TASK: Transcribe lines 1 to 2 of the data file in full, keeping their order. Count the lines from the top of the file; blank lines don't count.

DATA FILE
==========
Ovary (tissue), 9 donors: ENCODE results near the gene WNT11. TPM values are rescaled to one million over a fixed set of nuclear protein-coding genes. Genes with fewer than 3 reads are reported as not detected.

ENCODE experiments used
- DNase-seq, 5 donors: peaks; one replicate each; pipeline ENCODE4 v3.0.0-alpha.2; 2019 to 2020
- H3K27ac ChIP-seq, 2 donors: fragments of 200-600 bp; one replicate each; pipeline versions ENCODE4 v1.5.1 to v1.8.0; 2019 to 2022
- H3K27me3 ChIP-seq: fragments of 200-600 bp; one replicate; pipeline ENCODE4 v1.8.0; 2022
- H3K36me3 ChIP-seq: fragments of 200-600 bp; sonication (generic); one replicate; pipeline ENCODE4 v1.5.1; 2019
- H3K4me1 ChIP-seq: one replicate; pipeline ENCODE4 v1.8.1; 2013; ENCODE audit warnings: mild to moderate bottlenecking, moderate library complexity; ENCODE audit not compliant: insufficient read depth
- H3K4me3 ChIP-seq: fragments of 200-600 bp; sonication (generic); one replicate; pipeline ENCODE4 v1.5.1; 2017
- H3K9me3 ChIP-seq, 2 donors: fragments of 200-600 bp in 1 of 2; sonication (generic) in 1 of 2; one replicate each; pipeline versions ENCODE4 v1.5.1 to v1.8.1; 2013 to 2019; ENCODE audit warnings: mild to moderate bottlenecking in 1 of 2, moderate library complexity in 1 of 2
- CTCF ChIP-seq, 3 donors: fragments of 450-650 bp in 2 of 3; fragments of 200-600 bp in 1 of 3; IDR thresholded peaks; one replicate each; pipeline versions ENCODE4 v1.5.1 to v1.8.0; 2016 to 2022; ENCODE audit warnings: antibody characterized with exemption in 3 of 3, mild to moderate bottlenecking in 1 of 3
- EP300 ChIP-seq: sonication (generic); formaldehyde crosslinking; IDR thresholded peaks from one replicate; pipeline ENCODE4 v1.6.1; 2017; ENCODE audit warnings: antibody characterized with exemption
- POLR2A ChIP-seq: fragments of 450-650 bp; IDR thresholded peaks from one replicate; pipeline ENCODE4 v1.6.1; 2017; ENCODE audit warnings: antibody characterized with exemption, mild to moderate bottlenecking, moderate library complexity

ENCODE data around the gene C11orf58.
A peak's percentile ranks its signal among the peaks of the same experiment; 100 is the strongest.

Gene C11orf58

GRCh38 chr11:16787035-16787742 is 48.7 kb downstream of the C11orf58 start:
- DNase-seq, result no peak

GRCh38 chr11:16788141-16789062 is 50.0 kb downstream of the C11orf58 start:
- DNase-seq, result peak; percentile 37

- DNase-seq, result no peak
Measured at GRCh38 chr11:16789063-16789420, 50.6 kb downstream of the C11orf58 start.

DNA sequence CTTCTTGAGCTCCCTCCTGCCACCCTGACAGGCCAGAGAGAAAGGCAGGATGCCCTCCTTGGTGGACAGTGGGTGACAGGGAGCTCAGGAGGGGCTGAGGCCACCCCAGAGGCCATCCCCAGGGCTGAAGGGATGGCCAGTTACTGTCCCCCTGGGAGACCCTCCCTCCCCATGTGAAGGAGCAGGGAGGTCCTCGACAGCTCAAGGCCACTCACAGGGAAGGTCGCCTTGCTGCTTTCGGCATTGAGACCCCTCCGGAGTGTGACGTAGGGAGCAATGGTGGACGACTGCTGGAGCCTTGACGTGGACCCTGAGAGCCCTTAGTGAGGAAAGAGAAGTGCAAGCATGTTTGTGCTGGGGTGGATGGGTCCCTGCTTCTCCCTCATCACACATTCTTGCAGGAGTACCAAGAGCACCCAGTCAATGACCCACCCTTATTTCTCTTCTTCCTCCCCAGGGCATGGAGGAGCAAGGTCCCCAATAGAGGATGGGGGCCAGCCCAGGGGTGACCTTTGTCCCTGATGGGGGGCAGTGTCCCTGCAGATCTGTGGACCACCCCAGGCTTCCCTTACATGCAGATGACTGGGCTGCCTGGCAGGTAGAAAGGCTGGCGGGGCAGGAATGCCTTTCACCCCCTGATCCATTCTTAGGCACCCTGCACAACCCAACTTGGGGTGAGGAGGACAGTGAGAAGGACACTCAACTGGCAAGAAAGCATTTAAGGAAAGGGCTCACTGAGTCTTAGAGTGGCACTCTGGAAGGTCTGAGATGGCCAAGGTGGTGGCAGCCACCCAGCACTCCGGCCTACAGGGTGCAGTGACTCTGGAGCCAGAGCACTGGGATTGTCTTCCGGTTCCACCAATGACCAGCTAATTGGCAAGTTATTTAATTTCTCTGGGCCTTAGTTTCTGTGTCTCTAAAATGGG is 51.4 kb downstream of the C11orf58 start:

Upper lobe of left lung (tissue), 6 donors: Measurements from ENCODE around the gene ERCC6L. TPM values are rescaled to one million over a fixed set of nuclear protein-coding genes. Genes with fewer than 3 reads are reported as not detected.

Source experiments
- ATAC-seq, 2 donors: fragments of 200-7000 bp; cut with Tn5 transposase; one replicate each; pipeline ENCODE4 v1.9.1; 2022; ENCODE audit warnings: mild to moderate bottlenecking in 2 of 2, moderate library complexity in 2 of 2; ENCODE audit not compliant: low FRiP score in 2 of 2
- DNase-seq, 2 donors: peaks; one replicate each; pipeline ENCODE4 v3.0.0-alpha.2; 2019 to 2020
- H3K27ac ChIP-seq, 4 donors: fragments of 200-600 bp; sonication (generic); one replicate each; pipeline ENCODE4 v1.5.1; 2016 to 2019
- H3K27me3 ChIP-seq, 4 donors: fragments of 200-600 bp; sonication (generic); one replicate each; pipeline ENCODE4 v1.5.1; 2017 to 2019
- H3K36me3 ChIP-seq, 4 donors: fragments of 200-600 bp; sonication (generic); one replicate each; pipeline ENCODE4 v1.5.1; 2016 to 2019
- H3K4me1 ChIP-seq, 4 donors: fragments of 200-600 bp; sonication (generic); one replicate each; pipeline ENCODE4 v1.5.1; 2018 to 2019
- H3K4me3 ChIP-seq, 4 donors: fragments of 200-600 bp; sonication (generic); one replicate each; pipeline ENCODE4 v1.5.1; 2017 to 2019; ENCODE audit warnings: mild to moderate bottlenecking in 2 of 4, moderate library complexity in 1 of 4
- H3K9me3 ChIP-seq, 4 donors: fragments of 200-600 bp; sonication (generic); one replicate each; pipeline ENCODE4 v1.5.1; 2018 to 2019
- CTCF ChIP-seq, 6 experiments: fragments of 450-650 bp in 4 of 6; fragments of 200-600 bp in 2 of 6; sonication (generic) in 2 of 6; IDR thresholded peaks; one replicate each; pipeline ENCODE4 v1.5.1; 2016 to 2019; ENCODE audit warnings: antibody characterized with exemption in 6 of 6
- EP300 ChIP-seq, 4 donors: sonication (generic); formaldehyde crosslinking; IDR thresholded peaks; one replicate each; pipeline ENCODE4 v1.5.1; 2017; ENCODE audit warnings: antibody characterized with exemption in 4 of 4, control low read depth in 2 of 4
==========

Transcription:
Ovary (tissue), 9 donors: ENCODE results near the gene WNT11. TPM values are rescaled to one million over a fixed set of nuclear protein-coding genes. Genes with fewer than 3 reads are reported as not detected.

ENCODE experiments used